Is The Internet Free?

With the advance of the Internet, the introduction of citizen journalism, and the march of civil rights and bids for freedoms there is a seemingly constant debate over how free the Internet really is. Does it offer complete freedom of speech? Does the government censor or monitor online activities?

The honest answer is that many governments as well as companies and even individuals do censor the Internet to some degree and the websites you use may well do the same so the World Wide Web isn’t quite as free as many might believe.

Blogs
Blogs are often seen as the online activists’ medium of choice. They are, by their definition, a channel on which individual users can express their thoughts and opinions on any topic that takes their interest. However, research by the OpenNet Initiative shows that 20% of all sites that are censored are blogs. It would appear that while free speech may be alive, free reading is being hampered, but what exactly can governments and world powers do in order to censor websites?


How Do Governments Block Internet Access?
Some governments have a large degree of control over the Internet Service Providers that operate within their country. In these cases, it is a relatively simple matter for the government to block access to the Internet and keep a beady eye on those that do access the web. Egypt and Libya are believed to have used this method in order to prevent dissidents and anti-government protestors from being able to use the Internet to arrange marches and protests.

How Do Governments Bring Down Sites?
The Government can also request user data about certain websites while also posting a content removal request to websites and their hosting companies. This type of censorship is most commonly used to bring down specific websites that have been found to be displaying illegal content or content that is seen to be damaging to national security. The US attempted to close down around 10 child pornography websites but instead managed to bring 84,000 legitimate websites that were hosted by a free domain service.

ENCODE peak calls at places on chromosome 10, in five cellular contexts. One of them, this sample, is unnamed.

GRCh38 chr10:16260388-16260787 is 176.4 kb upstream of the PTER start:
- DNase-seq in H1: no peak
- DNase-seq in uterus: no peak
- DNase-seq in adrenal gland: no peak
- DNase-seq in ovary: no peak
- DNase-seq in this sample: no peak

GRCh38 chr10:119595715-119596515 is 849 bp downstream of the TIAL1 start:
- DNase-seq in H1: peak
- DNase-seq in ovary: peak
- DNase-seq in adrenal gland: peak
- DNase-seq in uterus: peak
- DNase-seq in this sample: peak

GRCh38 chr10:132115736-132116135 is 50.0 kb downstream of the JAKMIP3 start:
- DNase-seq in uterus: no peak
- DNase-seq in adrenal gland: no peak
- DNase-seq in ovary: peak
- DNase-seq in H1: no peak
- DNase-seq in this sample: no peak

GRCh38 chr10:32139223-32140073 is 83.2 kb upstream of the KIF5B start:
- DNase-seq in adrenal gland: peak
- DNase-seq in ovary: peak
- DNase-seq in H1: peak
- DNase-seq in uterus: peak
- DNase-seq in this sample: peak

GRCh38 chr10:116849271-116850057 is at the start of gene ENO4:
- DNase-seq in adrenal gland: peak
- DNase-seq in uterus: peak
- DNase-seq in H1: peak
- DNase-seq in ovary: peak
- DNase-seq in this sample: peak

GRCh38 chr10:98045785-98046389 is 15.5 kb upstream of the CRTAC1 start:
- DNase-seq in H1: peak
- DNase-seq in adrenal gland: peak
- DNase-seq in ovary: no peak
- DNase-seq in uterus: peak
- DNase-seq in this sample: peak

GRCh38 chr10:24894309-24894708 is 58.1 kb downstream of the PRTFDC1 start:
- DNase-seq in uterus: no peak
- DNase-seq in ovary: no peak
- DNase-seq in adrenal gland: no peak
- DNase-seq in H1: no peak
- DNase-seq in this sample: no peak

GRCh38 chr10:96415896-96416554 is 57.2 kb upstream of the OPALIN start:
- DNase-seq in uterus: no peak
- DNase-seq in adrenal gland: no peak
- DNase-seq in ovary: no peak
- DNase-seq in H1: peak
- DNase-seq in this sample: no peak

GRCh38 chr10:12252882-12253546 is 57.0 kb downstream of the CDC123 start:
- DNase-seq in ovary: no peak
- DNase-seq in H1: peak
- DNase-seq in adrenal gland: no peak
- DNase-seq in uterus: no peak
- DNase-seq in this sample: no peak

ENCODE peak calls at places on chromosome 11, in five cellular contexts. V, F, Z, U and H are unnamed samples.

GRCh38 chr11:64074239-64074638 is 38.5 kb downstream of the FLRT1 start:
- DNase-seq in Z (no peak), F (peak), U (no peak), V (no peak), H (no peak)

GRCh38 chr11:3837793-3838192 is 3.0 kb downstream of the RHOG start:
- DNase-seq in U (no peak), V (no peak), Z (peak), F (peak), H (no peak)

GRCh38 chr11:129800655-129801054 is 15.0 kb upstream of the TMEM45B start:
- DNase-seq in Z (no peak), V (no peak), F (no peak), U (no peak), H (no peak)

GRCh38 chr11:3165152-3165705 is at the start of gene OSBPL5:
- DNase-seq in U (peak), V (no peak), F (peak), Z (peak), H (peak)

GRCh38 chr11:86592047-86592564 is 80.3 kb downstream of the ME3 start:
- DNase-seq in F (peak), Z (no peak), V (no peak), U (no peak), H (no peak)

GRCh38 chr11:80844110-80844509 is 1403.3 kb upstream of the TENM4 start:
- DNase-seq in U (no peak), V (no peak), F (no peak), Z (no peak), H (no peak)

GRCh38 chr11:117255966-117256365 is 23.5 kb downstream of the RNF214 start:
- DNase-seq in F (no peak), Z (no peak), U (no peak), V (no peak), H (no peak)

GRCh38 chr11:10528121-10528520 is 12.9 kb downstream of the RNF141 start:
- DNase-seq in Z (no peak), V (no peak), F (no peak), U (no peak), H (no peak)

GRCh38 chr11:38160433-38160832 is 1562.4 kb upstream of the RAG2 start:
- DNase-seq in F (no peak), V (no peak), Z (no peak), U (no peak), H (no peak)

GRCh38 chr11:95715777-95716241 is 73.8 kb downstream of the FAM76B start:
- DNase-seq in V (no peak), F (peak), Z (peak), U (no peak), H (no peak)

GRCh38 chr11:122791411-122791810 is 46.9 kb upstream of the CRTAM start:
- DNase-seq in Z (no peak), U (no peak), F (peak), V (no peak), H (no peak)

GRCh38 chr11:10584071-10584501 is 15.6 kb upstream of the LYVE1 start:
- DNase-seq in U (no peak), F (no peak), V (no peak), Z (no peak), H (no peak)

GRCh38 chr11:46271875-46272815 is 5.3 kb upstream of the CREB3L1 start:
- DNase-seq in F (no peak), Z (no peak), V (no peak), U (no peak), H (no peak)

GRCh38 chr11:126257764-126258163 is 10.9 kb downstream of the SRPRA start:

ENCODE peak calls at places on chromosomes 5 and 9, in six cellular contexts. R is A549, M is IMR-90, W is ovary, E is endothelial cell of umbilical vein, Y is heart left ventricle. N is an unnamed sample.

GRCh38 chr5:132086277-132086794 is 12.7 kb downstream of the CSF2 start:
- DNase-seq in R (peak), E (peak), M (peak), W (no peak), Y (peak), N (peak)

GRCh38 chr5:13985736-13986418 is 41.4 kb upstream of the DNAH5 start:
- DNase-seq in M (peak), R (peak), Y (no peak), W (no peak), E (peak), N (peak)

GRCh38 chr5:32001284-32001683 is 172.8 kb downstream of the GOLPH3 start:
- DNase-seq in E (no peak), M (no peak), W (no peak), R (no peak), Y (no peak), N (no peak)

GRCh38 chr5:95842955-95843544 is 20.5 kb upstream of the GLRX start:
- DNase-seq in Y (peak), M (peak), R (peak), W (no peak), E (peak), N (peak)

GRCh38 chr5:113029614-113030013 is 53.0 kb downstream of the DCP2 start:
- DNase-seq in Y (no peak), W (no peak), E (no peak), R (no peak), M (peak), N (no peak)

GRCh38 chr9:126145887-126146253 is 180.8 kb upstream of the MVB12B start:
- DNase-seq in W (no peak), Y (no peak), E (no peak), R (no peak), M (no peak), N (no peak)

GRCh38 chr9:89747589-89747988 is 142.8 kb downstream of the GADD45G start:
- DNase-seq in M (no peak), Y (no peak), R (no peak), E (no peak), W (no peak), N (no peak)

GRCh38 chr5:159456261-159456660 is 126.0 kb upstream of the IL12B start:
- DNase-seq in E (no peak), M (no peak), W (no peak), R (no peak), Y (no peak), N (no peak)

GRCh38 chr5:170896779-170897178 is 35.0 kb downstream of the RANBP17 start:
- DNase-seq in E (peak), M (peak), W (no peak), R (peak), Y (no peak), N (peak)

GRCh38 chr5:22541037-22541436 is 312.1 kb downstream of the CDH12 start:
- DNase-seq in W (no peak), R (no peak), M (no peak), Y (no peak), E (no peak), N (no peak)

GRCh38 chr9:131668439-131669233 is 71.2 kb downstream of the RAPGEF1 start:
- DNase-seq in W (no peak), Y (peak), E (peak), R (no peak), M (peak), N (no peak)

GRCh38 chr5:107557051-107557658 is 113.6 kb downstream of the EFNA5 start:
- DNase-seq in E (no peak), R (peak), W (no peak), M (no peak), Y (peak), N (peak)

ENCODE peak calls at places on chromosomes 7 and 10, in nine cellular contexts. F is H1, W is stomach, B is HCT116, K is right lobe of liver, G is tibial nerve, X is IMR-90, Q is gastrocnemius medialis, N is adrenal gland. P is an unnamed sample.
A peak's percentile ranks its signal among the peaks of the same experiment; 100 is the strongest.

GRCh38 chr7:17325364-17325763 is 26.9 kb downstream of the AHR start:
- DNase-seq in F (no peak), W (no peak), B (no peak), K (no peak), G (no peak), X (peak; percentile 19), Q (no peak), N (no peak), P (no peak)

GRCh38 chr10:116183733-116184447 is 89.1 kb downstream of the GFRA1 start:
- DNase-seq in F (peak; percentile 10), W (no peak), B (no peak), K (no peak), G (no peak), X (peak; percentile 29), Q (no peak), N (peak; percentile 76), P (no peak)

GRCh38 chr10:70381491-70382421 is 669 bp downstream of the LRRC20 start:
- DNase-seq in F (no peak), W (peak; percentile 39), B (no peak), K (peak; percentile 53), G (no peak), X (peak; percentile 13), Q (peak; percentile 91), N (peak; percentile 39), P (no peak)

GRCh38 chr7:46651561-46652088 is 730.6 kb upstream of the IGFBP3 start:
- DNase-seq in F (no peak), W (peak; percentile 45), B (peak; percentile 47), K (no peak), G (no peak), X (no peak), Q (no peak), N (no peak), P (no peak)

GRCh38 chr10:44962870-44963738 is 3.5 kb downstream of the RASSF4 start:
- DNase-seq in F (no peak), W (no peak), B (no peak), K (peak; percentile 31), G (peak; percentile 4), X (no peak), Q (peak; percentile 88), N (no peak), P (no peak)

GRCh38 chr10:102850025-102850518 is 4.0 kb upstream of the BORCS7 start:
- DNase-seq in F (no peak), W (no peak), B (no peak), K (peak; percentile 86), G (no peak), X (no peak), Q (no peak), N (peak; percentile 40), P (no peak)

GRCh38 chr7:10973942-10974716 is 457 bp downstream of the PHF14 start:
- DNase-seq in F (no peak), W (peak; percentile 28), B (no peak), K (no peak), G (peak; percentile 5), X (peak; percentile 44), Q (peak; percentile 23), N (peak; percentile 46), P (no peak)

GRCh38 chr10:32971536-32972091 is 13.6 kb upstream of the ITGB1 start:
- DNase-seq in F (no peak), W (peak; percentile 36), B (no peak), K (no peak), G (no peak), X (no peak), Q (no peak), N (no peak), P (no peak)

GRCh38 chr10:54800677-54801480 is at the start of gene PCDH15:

Facebook Censorship
As the largest and most widely used of all the social networks, Facebook is one of the websites that most governments monitor. While Iran, Pakistan, and China intermittently block or filter the website, it is Syria and North Korea that appear to permanently block access to the site.

YouTube Censorship
YouTube is also of interest to governments because of the type of content it can potentially hold. Countries like China, Turkey, and Brazil have been known to block access to the entire site for political reasons or during certain events. Tunisian citizens have been unable to view YouTube since 2007, allegedly after a video mocking the president was found on the website.

So, is The Internet Free..?
Next time you’re watching a video on YouTube or joining a chat on Facebook about politics remember that not everybody in the world is fortunate enough to be able to enjoy that level of freedom of speech and many are completely unable to view websites except for those that the government allows them to. The Internet is not as free as many believe.

This post was provided by Broadbandchoices.co.uk; for a comprehensive and impartial broadband speed test

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